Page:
cheers

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                            • #44
                              Greetings MinionPhil. Check out Mono C# which is multi-platform

                              Some guys are also trying to integrate Mono into Unreal. See this thread.
                              Godz for UT '99 / UT 2003

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                              • #45
                                Hi sandboxgod,

                                Yea Iv seen mono before, I seen it years ago for running asp.net websites on a Linux server.
                                To be honest iv never actually tested mono to see how it performs.

                                So with that, This could be a unity issue, mono issue, or just the game developers issue.
                                For background reasons, I am a local memory hacker, tho the reason I am here on UE is im teaching myself how to develop games not for hacking purposes.
                                The game im going to talk about is the only game I know that is MP only and uses the unity engine.
                                This game has one big problem when it comes to hackers, what we do is simply edit the .net dll's to manipulate the game, no hooking, no debugging, no working out functions in assembly, it also meant that we could reverse the source to pretty much 100% usable source - this resulted in the end user being able to change things like the user id to stop them being able to be banned. Un-Ban able hackers? its destroying this game.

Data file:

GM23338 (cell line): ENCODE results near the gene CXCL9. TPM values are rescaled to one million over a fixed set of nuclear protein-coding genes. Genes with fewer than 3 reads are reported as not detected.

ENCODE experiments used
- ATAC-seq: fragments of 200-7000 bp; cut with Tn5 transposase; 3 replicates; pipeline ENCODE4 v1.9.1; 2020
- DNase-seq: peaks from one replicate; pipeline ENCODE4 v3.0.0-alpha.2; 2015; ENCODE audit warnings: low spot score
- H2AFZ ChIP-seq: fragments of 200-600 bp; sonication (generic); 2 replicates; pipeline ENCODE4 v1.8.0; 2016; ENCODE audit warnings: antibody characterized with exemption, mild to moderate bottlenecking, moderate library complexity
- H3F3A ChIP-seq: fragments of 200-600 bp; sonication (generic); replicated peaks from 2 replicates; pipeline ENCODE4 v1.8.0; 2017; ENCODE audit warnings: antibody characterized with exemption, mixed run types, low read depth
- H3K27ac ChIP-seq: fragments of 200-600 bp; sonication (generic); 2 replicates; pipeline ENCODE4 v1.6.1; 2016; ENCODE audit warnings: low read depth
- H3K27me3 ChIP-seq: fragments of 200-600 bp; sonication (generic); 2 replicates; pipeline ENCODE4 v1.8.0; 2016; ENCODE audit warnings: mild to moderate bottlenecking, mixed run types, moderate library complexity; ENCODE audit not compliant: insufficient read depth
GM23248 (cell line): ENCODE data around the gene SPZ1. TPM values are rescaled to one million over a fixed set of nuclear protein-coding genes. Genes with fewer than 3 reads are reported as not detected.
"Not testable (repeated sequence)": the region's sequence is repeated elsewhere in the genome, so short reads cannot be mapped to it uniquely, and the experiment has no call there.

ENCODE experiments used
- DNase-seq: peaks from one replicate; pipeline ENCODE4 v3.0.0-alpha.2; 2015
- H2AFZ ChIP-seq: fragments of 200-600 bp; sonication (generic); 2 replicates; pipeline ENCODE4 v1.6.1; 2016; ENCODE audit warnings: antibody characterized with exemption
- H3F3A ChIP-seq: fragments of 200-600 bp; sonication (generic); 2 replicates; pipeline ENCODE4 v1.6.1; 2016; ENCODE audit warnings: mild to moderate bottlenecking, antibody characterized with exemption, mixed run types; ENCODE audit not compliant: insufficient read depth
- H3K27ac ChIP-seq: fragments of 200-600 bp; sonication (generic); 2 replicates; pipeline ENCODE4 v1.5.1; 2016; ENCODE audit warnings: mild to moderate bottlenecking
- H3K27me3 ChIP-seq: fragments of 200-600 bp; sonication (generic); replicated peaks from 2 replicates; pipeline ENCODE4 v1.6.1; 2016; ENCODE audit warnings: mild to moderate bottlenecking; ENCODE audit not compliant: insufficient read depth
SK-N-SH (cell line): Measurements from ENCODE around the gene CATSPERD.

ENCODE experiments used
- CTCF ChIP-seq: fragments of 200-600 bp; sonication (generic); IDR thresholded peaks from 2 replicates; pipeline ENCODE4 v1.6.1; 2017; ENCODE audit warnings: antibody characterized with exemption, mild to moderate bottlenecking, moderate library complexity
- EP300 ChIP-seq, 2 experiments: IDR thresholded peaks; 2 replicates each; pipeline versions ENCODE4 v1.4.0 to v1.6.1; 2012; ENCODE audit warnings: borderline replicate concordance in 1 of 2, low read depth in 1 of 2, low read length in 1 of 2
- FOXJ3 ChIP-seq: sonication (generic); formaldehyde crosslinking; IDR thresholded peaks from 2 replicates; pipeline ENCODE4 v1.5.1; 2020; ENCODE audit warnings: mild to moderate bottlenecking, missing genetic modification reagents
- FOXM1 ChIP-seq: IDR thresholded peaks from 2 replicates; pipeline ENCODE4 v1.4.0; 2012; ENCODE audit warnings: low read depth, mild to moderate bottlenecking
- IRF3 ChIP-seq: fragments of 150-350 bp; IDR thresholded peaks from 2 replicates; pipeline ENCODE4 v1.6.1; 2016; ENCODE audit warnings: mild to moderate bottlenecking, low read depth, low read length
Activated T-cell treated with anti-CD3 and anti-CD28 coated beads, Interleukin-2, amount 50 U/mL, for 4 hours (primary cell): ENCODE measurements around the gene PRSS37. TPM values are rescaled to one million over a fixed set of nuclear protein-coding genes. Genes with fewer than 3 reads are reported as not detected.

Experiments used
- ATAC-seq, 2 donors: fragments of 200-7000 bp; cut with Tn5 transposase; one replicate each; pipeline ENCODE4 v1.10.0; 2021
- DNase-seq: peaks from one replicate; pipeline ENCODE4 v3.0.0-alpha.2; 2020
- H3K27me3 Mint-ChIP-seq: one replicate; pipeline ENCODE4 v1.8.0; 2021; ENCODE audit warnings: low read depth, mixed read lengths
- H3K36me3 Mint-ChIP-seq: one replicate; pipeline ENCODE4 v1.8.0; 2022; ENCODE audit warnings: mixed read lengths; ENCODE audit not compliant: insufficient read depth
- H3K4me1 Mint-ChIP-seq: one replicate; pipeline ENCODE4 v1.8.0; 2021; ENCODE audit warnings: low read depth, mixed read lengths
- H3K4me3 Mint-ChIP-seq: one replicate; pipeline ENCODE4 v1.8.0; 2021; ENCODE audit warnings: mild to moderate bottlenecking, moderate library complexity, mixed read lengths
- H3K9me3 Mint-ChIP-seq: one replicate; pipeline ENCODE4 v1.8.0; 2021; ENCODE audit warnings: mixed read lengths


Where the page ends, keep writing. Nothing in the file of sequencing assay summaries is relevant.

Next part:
Performance:
                                The network for this game because everything is wrapped in .net has made its network performance slow, its made a simple network communication jump all over the place before actually being sent - when I debugged the game - it literally jumped via the .net framework and then to Winsock without the data actually being modified.

                                But like I said this could have 3 points to blame, it could be any - Only real way to find out is to have the source

                                Im not dead set against the .net languages, I just have a big problem with it for games. For standard windows applications it has got nice widget library's that make it very simple to create native styled applications as well as custom styled application.

                                If UE was to go .net I Personally think they are going to open more doors people want to shut then doors people want open.